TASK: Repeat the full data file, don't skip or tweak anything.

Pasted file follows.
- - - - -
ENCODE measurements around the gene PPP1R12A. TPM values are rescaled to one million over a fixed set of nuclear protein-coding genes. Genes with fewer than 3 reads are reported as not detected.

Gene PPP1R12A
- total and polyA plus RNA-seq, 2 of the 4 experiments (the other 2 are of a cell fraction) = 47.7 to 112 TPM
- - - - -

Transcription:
ENCODE measurements around the gene PPP1R12A. TPM values are rescaled to one million over a fixed set of nuclear protein-coding genes. Genes with fewer than 3 reads are reported as not detected.

Gene PPP1R12A
- total and polyA plus RNA-seq, 2 of the 4 experiments (the other 2 are of a cell fraction) = 47.7 to 112 TPM